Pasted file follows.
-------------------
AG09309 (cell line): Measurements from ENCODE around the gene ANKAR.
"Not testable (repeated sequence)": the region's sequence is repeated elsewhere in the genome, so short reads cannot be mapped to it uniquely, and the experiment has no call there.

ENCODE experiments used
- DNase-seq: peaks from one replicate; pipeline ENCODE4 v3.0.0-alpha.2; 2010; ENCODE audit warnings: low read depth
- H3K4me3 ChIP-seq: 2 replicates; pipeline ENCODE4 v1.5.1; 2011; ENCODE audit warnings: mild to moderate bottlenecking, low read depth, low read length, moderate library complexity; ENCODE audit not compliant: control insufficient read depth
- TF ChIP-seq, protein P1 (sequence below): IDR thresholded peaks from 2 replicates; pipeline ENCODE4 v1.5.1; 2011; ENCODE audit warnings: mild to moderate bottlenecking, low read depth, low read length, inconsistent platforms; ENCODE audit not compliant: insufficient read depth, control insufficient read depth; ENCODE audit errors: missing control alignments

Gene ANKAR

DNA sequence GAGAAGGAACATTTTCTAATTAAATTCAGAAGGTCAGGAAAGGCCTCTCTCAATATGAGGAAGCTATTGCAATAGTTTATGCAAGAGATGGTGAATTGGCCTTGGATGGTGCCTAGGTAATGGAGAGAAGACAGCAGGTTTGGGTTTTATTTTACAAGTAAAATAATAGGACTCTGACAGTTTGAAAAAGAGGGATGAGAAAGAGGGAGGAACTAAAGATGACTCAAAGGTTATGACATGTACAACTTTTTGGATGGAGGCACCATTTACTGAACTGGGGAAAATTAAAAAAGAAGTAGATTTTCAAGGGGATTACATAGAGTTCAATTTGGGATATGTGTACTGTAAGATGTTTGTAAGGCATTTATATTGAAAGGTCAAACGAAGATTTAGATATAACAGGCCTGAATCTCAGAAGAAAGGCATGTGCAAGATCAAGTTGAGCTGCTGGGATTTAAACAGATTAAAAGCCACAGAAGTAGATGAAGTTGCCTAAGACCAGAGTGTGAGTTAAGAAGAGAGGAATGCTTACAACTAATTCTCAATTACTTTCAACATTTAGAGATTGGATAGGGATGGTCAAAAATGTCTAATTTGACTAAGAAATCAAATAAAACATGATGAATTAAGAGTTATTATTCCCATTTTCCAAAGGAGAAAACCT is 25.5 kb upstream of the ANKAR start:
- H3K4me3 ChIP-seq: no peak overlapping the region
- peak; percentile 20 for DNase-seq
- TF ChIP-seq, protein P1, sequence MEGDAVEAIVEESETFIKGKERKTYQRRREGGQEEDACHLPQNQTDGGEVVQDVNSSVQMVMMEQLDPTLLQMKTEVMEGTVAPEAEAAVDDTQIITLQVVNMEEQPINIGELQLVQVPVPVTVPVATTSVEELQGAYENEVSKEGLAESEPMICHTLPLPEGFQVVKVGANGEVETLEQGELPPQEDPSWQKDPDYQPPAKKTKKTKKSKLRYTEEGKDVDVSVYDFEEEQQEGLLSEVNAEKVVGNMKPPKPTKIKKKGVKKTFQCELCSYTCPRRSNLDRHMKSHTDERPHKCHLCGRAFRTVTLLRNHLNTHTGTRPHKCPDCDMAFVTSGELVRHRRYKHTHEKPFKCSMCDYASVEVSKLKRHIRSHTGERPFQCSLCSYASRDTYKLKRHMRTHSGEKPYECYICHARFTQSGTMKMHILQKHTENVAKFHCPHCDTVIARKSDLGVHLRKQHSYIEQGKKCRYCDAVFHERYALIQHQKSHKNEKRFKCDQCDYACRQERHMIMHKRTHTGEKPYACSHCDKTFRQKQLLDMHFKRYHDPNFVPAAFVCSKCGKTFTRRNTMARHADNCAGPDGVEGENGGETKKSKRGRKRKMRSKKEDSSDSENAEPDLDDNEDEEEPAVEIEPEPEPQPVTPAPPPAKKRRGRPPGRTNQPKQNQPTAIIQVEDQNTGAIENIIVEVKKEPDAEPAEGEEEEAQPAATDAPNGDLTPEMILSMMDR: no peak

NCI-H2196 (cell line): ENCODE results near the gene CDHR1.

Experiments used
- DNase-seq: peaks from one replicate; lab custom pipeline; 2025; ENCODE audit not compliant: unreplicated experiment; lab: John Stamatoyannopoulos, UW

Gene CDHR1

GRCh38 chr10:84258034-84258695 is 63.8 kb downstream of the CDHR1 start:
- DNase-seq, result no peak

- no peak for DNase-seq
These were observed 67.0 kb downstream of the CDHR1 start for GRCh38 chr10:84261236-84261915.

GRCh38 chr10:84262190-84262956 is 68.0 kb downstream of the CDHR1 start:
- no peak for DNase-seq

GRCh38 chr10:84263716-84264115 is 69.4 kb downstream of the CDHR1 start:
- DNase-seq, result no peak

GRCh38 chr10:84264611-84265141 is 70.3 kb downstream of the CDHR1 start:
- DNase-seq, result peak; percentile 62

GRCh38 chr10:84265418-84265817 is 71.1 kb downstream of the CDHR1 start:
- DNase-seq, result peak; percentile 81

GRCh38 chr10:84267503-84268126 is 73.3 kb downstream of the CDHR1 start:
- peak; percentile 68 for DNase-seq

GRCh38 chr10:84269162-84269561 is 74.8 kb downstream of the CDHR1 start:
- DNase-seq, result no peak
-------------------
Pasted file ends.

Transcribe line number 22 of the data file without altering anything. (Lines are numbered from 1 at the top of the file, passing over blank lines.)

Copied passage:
GRCh38 chr10:84263716-84264115 is 69.4 kb downstream of the CDHR1 start: